After a 20-minute search I find the records up the stairs and to the right in the back corner of a stall. They are sitting in an old bookcase and beside them there is an old burgundy leather chair, the kind that Ward Cleaver kept in his study. It looks comfortable and I'm not, so feeling a lot like the Beaver on a dare from Gilbert, I scan through the records in Ward's chair. The pile isn't huge, just 20 or 30 records mostly from the 60's and 70's. I find three that I identify as Canadiana: Gordon Lightfoot's Sundown, Paul Anka's (You're) Having My Baby and Andy Kim's Rock Me Gently - Parts 1 and 2. Neither of theses songs are remarkable, yet they are $3.00 each. One other thing I have learnt this summer - when a store slaps an "Antique and Collectable" sign over the door they are serious about emptying your wallet. No garage sale/flea market pricing here - $3.00 for a 45RPM single. I could download the songs off Napster and burn a CD for $2.00, and it could have 15 songs on it. But budget was never part of the mission plan and the best I can do is start saving receipts and hope that some publisher stumbles across this page and wants to help create a need for taxable deductions.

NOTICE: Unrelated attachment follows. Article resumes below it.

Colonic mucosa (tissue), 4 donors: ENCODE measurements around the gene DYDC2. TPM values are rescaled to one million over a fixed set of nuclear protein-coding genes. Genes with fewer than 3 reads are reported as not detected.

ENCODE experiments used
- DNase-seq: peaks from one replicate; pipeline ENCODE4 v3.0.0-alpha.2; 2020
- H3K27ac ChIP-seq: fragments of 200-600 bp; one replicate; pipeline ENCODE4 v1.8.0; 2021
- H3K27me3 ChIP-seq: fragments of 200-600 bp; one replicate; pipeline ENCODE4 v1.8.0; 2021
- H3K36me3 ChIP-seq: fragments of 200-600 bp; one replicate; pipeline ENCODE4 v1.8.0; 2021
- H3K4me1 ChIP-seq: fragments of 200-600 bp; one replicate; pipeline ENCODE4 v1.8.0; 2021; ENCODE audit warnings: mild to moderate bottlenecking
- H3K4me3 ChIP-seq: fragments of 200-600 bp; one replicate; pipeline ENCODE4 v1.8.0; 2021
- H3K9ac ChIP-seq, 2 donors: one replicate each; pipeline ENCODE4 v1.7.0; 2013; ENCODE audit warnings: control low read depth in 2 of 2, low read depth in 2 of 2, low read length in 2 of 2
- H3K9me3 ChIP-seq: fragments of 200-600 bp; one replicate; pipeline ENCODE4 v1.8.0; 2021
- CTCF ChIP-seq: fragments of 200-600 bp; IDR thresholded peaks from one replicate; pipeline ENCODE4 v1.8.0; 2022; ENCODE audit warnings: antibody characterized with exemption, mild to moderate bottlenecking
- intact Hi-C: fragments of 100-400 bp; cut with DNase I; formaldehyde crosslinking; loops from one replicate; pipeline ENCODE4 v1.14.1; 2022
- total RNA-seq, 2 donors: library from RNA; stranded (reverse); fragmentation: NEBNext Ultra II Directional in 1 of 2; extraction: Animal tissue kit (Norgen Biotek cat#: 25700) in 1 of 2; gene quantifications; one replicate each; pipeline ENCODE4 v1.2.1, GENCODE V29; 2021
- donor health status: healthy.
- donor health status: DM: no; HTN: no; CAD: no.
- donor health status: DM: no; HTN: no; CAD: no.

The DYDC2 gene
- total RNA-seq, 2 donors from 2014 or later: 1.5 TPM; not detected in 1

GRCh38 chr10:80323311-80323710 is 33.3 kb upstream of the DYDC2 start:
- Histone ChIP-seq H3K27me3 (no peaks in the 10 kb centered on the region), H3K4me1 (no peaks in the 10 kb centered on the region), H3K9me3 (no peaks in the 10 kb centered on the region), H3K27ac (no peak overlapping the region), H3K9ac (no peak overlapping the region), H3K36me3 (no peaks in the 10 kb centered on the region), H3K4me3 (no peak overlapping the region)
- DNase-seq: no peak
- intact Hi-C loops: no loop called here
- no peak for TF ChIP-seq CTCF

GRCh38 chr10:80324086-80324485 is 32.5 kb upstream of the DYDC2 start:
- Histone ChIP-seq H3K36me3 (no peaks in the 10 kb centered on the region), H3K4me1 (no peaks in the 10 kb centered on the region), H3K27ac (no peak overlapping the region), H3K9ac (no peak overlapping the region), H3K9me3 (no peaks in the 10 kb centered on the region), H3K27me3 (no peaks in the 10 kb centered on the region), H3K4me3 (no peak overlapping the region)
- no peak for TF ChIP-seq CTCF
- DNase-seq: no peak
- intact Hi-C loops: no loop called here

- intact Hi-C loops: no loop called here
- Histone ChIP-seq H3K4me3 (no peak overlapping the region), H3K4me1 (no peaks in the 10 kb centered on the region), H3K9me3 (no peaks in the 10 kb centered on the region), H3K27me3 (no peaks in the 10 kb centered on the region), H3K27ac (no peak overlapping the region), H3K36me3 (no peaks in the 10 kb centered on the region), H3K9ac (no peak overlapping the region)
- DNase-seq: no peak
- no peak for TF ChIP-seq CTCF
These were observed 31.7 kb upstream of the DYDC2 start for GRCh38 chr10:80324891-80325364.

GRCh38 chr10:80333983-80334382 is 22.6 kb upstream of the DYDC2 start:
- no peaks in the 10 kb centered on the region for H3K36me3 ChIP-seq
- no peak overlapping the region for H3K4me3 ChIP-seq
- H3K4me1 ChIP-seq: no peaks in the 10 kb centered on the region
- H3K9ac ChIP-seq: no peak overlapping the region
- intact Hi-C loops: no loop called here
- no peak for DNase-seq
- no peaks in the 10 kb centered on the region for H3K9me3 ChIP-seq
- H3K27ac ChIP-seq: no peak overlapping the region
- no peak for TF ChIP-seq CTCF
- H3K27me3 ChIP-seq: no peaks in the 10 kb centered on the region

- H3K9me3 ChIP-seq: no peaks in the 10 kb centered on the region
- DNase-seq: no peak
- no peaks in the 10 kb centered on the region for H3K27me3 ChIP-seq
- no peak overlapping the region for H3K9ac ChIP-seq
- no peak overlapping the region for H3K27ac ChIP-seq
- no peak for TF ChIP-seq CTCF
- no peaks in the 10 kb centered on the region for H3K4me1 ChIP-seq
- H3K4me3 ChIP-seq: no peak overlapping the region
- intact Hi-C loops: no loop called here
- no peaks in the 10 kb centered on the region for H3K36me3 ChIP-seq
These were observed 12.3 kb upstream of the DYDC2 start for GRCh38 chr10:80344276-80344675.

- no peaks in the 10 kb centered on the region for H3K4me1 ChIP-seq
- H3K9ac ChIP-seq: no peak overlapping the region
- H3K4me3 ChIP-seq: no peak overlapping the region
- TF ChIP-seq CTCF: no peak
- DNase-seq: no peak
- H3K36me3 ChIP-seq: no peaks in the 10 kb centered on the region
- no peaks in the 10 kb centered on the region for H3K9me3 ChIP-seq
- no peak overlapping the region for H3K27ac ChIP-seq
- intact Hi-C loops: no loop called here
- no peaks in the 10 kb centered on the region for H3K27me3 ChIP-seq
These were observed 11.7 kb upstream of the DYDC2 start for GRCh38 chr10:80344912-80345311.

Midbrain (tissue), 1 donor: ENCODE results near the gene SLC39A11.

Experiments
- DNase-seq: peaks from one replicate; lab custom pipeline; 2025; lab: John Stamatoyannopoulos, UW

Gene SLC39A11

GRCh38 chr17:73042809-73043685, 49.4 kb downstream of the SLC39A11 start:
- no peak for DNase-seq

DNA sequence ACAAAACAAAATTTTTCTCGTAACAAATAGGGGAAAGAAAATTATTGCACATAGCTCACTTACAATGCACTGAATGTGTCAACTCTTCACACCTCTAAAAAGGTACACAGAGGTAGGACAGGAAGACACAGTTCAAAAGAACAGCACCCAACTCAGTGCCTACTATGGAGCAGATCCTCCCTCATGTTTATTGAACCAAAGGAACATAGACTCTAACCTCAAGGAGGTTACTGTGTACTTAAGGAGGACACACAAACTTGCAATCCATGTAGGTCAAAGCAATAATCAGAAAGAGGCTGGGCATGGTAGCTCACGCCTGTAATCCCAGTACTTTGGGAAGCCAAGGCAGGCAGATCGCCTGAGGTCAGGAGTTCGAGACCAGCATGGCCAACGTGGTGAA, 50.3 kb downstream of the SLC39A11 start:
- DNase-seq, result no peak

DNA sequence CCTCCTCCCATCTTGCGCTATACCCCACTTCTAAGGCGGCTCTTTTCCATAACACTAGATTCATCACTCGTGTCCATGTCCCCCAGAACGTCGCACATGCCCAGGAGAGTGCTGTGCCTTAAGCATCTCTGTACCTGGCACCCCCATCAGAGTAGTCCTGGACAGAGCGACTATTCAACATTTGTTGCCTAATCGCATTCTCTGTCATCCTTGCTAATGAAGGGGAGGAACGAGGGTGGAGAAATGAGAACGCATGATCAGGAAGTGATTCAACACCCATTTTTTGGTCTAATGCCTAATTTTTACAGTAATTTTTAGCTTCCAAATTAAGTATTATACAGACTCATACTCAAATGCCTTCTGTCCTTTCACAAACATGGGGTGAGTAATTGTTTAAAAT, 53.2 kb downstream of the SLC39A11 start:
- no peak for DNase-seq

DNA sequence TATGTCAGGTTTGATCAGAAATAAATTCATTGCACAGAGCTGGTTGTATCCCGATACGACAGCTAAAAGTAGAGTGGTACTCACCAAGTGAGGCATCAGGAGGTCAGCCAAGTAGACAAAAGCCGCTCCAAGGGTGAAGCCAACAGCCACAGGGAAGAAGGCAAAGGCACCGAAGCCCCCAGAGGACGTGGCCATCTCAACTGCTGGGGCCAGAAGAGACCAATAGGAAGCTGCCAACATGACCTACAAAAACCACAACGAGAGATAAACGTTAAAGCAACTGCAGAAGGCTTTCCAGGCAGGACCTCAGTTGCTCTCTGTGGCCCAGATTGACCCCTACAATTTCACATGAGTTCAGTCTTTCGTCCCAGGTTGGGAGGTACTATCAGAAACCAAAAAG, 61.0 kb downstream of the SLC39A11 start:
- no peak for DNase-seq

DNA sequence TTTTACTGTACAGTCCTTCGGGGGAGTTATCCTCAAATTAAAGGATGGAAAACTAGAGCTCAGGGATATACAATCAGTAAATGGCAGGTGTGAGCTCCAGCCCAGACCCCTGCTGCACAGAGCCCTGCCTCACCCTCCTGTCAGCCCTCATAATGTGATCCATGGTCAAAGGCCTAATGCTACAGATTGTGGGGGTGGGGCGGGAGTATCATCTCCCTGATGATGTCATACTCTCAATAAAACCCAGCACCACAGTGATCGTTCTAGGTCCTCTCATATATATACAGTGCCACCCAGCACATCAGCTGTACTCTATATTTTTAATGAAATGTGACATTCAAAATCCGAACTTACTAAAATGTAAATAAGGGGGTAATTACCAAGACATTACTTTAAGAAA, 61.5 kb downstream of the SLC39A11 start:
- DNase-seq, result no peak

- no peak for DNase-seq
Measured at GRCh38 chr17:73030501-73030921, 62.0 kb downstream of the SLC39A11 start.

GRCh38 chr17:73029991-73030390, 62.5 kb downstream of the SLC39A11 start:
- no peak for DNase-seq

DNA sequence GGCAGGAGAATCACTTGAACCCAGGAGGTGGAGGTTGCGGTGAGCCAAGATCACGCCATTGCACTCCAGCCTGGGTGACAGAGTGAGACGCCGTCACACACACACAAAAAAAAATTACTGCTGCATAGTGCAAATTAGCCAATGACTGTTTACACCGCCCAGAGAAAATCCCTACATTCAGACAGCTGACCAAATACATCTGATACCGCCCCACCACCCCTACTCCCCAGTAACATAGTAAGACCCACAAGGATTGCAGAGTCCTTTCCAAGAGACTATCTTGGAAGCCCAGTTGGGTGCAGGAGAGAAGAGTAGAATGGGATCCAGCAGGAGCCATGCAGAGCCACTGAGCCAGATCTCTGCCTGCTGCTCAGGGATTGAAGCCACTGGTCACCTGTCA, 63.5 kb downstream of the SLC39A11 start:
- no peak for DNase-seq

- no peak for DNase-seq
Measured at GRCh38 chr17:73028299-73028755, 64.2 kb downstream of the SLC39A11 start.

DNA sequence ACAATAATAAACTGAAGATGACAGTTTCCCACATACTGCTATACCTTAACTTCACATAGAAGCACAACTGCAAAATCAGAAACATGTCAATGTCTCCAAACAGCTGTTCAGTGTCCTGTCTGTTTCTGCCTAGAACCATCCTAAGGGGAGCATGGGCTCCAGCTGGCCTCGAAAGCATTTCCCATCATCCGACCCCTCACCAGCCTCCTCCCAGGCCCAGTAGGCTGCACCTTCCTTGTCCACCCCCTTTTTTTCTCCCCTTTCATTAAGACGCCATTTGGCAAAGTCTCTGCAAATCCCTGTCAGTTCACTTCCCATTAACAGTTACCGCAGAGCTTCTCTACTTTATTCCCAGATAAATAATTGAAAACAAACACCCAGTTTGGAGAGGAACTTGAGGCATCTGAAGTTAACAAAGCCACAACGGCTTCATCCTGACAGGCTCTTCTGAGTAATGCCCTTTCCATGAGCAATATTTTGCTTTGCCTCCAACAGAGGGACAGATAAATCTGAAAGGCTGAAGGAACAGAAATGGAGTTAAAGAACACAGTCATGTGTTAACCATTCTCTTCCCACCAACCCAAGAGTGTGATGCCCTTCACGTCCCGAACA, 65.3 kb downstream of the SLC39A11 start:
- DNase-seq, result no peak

The cottage is a wonderful place with all of life's little amenities; except a record player. Thus the listening has to wait a few days. Upon getting them home and into my music room I find the records are in good condition. I start off with Sundown, one of my favorite Gordon Lightfoot songs, and certainly the best that hasn't been butchered by talent hating, song thieving "Urban Musicians." I remember when this song was a hit and it is the first Gordon Lightfoot song I ever knowingly heard; in fact it is the first I ever heard of Gordon Lightfoot. For lack of a better description, it has a cool sound with the dark, brooding, sexy lyrics. Sung like Levon Helm on downers this is just a great song that stands the test of time well.

Next up is Paul Anka with (You're) Having My Baby a song someone once told me was the most romantic song a guy could write for a girl. He's actually married now so I don't suppose he offered that theory up to too many people other than me. I've always wondered why some feminist looking for something to take offence over hasn't picked this song to get twisted up about. On listening to it, this really is a dated song. The notion of her having his baby, for him makes it a complete and total eye roller: